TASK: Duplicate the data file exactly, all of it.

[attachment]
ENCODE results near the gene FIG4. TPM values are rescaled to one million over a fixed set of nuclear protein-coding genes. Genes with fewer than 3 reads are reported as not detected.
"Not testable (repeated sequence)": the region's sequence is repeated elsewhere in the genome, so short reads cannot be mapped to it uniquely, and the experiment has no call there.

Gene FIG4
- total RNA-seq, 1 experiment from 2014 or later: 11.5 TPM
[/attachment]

ENCODE results near the gene FIG4. TPM values are rescaled to one million over a fixed set of nuclear protein-coding genes. Genes with fewer than 3 reads are reported as not detected.
"Not testable (repeated sequence)": the region's sequence is repeated elsewhere in the genome, so short reads cannot be mapped to it uniquely, and the experiment has no call there.

Gene FIG4
- total RNA-seq, 1 experiment from 2014 or later: 11.5 TPM